GrammarPhile Blog

Ace Your Next Vocabulary Quiz by Knowing These Common Word Roots

Posted by Kelly Creighton   Aug 31, 2017 7:30:00 AM

letter-42461_640.pngYou probably know more word roots in English than you think, simply because you speak and write in the language every day. Once you glance at the list below, it will all start to make sense, and many of the word roots will be easy to remember because they’re so familiar.

Word roots are essential to our vocabulary and most of them are derived from Latin or Greek. Believe it or not, two thirds of the English language is derived from Latin or Greek words, which means you probably know more Latin and Greek than you think you do. But many working adults weren’t explicitly exposed to many word roots in their grammar school days. Instead, they were most likely provided a list of unrelated words to memorize at the beginning of each week that they would be quizzed on at the end of each week. This isn’t as effective as studying common word roots if you’re trying to build your vocabulary, and was just downright tedious at times.

What Is a Word Root?

A word root is a word or word part from which other words grow (hence it being named a “root”), usually through the addition of prefixes and suffixes. For example, “voc” is a Latin word root meaning "word" or "name." This word root also appears in the words advocacy, convocation, evocative, vocal, and vociferous.

A word root is also known as a “word stem” or “base of a word.”

Some word roots are complete words by themselves and others are word parts. For instance, “cent” comes from the Latin word root “centum,” meaning “hundred.” English treats the word as a word root that can be used independently (ex. “I won’t pay a cent.”) and in combination with affixes (a prefix or a suffix), as in “century,” “bicentennial” and “centipede.”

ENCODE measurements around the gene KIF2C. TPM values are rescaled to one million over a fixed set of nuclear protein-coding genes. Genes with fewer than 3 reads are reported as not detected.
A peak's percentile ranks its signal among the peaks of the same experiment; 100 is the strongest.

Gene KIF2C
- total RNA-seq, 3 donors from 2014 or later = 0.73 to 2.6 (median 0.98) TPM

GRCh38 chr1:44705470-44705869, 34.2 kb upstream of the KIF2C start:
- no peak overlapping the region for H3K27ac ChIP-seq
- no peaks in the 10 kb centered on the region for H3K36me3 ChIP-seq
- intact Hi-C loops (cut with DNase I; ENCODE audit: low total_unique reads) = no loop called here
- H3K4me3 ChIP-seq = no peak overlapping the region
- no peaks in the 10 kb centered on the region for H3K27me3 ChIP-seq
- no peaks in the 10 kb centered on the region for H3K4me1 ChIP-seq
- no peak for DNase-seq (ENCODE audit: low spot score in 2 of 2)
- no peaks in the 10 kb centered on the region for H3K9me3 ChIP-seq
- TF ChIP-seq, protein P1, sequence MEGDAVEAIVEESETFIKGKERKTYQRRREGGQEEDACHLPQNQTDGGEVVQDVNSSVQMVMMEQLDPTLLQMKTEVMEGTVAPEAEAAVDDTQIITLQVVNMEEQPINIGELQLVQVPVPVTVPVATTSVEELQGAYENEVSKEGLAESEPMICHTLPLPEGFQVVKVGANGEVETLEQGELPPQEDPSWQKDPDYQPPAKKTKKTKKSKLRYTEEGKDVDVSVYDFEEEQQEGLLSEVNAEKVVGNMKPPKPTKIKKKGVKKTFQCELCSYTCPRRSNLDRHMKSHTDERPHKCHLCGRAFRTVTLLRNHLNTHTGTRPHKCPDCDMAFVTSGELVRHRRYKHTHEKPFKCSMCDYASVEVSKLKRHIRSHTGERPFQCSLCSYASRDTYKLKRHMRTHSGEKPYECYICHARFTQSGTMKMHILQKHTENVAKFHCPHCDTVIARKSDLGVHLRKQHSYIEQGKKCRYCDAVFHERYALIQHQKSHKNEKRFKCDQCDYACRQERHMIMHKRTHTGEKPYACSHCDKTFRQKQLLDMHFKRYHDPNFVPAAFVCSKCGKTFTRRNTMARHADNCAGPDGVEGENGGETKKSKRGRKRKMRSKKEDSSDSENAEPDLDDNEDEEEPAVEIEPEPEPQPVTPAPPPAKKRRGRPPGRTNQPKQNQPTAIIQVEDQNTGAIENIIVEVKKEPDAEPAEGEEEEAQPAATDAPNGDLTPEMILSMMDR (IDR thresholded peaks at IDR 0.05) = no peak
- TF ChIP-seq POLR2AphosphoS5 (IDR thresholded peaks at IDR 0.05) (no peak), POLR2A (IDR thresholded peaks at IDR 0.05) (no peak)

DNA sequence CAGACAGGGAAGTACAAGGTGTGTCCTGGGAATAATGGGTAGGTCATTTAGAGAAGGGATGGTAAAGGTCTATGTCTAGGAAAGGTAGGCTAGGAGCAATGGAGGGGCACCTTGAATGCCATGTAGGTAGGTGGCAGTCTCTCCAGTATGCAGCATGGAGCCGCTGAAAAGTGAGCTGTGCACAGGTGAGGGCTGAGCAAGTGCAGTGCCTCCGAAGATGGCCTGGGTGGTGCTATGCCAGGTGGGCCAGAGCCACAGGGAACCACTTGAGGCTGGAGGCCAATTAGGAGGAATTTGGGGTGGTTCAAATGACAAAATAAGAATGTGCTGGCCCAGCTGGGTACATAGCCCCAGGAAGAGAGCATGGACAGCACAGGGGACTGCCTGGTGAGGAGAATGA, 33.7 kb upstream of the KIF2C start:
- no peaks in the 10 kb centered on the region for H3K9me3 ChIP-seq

The most important thing to remember about word roots is that they must have a meaning. They can’t just be a random combination of letters. They have a history and sometimes a story that accompanies them. This is why it’s fun to learn about them. In Greek and Latin Roots (2008), T. Rasinski et al. define a word root as "…a semantic unit. This simply means that a root is a word part that means something. It is a group of letters with meaning."

How Learning Common Word Roots Can Help You Today

Everyone loves acing a vocabulary quiz because it provides a sense of accomplishment, and you just feel smarter afterward. And while learning word roots can help you ace your next vocabulary quiz, it can do much more than that. Here are some other benefits:

  • Your vocabulary will increase exponentially faster than if you were to simply memorize a list of words.
  • Automatically, you’ll know how to spell a variety of other words you’ve never even seen or heard before, and you’ll know their definitions.
  • You’ll become a better reader and learner.
  • It will become a lot easier for you to learn another language.
  • Communicating with others from different industries and specialties will become easier.

If you’re interested in expanding your vocabulary by learning word roots, here’s a list of some common ones in English to get you started.

Latin Word Roots

acer-, acri- bitter, sharp, sour; Examples: acerbic, acrid, acrimonious, acrimony, exacerbate

ben-, bene- good, well; Examples: beneficence, benefit, benevolent, benign, benignant, benefactor

circ-, circum- circle, ring, around; Examples: circle, circular, circulate, circus, circumference, circumlocution, circumnavigate, circumscribe